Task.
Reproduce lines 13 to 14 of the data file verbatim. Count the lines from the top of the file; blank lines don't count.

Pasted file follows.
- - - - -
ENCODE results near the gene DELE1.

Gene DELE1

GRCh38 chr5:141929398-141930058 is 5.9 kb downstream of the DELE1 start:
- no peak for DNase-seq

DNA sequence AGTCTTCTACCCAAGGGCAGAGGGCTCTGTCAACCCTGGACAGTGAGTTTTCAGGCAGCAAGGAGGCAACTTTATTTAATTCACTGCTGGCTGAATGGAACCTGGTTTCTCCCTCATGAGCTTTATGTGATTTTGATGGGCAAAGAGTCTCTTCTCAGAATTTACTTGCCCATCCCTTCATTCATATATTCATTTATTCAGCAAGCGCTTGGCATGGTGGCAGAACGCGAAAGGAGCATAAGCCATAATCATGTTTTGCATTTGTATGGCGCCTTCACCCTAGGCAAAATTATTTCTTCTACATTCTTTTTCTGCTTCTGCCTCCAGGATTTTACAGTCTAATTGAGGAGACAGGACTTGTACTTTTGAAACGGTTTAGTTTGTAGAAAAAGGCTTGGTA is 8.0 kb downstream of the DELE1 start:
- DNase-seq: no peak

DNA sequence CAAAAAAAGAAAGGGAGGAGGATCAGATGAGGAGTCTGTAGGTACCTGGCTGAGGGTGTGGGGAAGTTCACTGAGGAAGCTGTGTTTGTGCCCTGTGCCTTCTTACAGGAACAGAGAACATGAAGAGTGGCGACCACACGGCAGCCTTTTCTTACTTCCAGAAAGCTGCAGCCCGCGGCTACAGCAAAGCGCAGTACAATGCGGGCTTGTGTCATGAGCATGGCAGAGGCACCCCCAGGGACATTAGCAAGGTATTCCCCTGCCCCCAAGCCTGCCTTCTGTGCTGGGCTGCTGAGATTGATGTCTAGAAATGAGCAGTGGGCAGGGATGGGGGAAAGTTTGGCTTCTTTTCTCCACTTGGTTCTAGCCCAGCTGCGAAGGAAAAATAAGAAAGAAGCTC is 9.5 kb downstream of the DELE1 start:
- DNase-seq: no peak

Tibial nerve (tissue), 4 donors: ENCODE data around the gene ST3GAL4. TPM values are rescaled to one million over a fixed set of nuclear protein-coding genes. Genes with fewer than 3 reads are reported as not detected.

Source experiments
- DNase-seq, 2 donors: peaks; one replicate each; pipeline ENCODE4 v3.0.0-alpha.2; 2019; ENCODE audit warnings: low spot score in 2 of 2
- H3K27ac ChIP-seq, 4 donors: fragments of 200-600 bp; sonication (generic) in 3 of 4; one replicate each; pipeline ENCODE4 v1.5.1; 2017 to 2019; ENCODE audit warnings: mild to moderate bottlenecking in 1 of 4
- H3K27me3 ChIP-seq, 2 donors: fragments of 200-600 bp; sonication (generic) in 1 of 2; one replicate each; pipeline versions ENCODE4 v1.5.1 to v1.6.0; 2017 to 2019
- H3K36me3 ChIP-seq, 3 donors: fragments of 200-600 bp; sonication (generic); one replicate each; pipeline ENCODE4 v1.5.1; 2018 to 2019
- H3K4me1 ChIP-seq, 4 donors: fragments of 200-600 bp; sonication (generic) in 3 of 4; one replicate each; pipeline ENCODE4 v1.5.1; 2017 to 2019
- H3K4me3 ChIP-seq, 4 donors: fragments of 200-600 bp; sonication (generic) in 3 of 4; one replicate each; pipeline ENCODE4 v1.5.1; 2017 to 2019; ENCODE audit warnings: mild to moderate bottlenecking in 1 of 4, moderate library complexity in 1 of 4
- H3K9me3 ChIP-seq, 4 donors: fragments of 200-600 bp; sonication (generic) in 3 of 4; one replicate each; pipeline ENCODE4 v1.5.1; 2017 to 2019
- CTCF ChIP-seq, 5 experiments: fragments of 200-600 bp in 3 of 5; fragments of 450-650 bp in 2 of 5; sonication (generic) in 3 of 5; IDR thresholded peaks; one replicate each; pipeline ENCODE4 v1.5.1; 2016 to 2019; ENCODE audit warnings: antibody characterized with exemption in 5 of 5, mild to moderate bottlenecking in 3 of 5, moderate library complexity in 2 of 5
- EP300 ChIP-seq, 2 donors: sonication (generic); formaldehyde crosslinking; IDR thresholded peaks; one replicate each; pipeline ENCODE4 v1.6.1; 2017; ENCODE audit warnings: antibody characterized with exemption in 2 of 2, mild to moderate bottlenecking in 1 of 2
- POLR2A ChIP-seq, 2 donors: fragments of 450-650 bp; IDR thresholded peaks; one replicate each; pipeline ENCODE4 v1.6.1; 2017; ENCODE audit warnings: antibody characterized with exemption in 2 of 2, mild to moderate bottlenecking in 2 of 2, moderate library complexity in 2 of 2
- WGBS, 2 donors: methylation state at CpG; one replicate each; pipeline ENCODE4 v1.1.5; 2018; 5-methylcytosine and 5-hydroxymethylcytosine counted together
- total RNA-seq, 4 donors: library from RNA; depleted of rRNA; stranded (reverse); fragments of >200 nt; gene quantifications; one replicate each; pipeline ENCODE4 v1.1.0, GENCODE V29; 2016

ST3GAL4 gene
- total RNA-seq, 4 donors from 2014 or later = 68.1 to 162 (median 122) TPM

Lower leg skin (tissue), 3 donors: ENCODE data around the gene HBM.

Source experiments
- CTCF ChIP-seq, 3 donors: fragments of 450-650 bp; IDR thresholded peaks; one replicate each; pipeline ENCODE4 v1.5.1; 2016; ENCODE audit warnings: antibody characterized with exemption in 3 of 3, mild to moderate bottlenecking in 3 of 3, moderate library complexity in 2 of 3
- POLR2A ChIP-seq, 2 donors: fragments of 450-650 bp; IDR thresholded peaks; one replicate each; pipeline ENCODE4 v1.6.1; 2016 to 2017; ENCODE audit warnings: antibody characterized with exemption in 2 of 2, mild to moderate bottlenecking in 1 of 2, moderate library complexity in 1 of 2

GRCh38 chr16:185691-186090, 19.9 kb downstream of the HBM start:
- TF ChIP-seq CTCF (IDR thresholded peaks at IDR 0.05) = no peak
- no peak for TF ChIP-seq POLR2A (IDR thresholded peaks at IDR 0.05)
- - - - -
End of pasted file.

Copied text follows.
- H3K27me3 ChIP-seq, 2 donors: fragments of 200-600 bp; sonication (generic) in 1 of 2; one replicate each; pipeline versions ENCODE4 v1.5.1 to v1.6.0; 2017 to 2019
- H3K36me3 ChIP-seq, 3 donors: fragments of 200-600 bp; sonication (generic); one replicate each; pipeline ENCODE4 v1.5.1; 2018 to 2019